By Matt Lowney
At some point in the interview process most employers will tout their corporate culture. So, what is a corporate culture and why is it important to you as an applicant? Basically, corporate culture is the company's personality and guiding principles that make it unique. As a candidate it's important to know what makes this company distinctive in its industry. What is the company doing to set itself apart? Is the company a very structured environment? Does it allow for flextime?
When evaluating a company's corporate culture you need to consider two main points. Does it live its values in its day-to-day operation? And, are those values similar to yours? For example, heavily deadline driven cultures may not be right if you get your best work done at your own pace. Once you've decided what's important to you, you'll need to uncover a company's true corporate culture. How? Well, below are some ideas on how to learn more about a company. You will need to look past the mission and values statements on the wall.
How do you research corporate culture? First, you should go to the company's website and get a copy of its mission and values statements. Then go online to see if there are any blogs or chat groups dedicated to the company and its employees. If this company is a fairly large employer you'll be able to find online resources easily. Keep in mind, however, disgruntled former employees are more apt to go online to give their feedback. In addition, you should speak to current and former employees if you can. They'll give you a good indication if the company is truly dedicated to involving everyone in the company's mission.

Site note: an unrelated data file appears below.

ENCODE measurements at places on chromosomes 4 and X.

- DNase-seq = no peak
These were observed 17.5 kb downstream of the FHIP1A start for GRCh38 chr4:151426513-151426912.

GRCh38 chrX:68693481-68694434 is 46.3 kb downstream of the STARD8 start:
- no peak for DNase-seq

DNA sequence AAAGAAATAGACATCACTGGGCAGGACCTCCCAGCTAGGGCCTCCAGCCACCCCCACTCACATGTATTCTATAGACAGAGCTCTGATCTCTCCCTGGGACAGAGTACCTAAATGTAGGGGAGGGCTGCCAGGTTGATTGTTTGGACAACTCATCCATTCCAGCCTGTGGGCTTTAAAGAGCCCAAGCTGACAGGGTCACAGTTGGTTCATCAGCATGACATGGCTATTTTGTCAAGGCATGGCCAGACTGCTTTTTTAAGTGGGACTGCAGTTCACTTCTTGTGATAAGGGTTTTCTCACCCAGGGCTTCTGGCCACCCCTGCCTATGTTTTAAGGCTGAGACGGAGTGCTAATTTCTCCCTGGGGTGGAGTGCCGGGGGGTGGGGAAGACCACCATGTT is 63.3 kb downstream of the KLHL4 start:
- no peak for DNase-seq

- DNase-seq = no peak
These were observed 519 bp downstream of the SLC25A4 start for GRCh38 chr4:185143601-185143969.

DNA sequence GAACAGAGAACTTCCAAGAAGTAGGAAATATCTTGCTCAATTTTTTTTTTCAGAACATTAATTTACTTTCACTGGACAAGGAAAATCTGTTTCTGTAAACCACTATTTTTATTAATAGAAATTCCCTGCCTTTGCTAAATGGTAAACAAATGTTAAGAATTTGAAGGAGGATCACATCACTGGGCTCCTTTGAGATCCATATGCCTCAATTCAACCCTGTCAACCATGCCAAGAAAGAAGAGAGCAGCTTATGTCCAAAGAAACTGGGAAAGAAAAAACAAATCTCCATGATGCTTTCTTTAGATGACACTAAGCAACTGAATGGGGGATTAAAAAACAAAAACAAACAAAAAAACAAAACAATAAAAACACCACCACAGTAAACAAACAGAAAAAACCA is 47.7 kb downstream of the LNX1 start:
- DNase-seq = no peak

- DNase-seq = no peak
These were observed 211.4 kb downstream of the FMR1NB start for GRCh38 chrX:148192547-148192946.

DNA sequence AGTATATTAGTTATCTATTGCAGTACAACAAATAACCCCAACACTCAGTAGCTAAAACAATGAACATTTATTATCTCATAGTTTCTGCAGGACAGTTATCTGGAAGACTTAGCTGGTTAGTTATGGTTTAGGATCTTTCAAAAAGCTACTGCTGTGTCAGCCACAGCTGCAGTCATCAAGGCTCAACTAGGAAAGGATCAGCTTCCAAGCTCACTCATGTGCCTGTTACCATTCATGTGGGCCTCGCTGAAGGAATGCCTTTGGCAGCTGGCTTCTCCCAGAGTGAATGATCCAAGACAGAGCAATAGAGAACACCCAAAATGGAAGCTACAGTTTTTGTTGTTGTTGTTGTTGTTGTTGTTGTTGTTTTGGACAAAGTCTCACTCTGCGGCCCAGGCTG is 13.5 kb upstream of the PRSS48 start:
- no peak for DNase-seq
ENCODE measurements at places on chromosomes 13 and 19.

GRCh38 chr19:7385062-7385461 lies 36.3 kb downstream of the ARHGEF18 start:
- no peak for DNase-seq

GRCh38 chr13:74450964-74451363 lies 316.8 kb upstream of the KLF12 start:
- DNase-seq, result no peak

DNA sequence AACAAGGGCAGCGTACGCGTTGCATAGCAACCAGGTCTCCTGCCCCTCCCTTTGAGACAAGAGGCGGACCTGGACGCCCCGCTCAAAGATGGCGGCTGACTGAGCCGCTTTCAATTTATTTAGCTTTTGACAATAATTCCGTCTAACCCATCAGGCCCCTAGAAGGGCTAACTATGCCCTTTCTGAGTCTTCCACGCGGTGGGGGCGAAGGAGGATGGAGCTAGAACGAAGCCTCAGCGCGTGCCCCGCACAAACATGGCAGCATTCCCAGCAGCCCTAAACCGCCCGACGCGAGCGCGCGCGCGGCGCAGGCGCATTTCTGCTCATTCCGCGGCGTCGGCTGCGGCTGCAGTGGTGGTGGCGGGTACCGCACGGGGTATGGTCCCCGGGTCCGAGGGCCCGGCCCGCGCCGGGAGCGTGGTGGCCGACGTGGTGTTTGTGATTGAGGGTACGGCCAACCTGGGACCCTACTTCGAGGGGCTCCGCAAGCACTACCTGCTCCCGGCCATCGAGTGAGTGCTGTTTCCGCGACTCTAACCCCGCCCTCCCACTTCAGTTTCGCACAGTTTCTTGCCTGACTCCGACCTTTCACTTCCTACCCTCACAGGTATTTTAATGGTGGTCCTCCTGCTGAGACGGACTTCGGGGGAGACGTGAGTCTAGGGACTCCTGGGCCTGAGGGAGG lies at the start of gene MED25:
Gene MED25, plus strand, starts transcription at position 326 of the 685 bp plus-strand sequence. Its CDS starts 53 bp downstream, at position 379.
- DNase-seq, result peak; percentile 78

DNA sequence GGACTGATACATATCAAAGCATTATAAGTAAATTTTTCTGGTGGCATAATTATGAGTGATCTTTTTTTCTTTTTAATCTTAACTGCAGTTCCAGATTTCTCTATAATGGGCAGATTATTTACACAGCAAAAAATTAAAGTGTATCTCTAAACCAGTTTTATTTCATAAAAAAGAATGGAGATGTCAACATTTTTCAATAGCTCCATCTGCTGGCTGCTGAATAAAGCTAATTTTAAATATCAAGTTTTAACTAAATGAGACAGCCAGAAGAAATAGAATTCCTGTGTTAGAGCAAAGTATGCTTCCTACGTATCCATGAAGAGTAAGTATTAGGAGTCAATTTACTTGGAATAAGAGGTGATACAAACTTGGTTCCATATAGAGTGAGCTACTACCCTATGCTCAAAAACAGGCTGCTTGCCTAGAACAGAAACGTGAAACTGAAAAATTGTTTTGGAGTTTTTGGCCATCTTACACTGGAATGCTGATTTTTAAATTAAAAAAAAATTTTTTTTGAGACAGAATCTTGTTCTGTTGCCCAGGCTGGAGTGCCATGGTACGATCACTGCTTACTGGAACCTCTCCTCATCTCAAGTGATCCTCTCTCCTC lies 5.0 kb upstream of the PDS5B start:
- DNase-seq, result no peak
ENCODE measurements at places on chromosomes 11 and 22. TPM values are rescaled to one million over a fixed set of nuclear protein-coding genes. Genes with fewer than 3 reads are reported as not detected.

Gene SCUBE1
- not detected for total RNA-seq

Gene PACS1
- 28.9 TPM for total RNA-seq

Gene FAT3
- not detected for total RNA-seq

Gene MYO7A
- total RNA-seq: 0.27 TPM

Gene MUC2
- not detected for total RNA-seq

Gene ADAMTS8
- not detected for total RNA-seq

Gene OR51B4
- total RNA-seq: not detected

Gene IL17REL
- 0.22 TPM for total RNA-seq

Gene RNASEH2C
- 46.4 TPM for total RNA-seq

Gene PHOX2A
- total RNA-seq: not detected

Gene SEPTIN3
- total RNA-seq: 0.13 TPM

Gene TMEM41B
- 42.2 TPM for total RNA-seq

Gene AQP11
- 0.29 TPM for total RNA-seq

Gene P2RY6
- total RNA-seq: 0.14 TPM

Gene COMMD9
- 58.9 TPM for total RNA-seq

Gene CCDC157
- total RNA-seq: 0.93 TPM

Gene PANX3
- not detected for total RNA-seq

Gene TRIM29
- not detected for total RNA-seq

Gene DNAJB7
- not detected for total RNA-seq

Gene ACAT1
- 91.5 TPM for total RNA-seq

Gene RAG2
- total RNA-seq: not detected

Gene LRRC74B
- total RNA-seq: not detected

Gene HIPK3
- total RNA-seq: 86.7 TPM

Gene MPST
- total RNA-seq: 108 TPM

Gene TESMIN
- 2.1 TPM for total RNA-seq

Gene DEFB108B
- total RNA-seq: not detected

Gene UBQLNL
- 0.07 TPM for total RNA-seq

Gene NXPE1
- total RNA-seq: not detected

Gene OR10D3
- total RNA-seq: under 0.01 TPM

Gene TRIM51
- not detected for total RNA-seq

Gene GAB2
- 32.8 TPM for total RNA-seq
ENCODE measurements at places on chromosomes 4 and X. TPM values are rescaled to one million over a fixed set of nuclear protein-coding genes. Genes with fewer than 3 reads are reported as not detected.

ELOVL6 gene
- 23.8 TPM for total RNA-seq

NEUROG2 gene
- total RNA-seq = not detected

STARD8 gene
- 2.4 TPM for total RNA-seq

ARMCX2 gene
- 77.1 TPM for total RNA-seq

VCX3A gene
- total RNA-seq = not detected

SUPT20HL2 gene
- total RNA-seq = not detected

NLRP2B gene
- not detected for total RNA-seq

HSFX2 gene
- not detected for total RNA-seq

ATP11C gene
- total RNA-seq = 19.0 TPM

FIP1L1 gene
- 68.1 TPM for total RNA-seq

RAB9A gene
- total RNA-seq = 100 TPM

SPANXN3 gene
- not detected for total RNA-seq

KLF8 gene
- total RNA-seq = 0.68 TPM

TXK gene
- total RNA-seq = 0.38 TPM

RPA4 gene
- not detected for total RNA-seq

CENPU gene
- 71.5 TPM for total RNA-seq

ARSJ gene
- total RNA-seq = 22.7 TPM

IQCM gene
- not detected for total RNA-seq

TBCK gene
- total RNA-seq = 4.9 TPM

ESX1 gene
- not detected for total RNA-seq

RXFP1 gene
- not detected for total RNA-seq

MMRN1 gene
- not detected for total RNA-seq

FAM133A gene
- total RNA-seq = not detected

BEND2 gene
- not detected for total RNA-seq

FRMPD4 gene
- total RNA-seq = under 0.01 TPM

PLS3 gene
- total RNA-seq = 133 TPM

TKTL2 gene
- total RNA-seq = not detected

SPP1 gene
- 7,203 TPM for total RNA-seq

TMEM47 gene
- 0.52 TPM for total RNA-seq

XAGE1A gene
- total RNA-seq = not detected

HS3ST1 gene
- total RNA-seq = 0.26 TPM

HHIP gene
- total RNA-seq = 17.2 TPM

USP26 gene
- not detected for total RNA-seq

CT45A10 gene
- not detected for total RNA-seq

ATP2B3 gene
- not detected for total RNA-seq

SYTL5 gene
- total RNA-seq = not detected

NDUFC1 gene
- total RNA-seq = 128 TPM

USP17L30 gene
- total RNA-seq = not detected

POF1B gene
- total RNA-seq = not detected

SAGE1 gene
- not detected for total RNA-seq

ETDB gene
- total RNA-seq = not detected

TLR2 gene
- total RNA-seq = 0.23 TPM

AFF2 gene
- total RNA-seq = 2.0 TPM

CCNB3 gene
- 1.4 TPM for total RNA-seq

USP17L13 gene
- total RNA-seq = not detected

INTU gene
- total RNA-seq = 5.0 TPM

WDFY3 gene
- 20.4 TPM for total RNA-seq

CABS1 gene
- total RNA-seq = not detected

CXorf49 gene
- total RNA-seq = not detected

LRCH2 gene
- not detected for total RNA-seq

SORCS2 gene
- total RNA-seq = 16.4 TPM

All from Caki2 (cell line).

Has the employer achieved employee buy in? I think some of the best questions I get during an interview from applicants are about corporate culture. For example, “What does the company do to get employees to share in the mission and values of the organization?” or “How does your company engrain the mission and values into new employees?” These are both great questions; because you'll get a real feel for whether the company has an ongoing program to involve employees in its mission and values. However, if the interviewer just repeats the corporate mission statement on the wall, then you'll know that creating a mission and values statement is all the company has done to build a corporate culture.
Gut feeling. You need to get your research done prior to going in for an interview. You should compare your research to the person who is actually giving the interview. Do you feel like they are a good representative of the corporate culture presented on the company's website? Or does this hiring manager, like many front line managers, feel that the corporate culture is something invented by senior management but doesn't apply to them? If the interview actually initiates the discussion about mission and values of the company, then you have a good indication that the company has employee buy in to its culture.
Matt Lowney is a corporate recruiter, radio host, and career consultant specializing in the areas of healthcare and information technology. He can be reached at email@example.com for additional information about his services.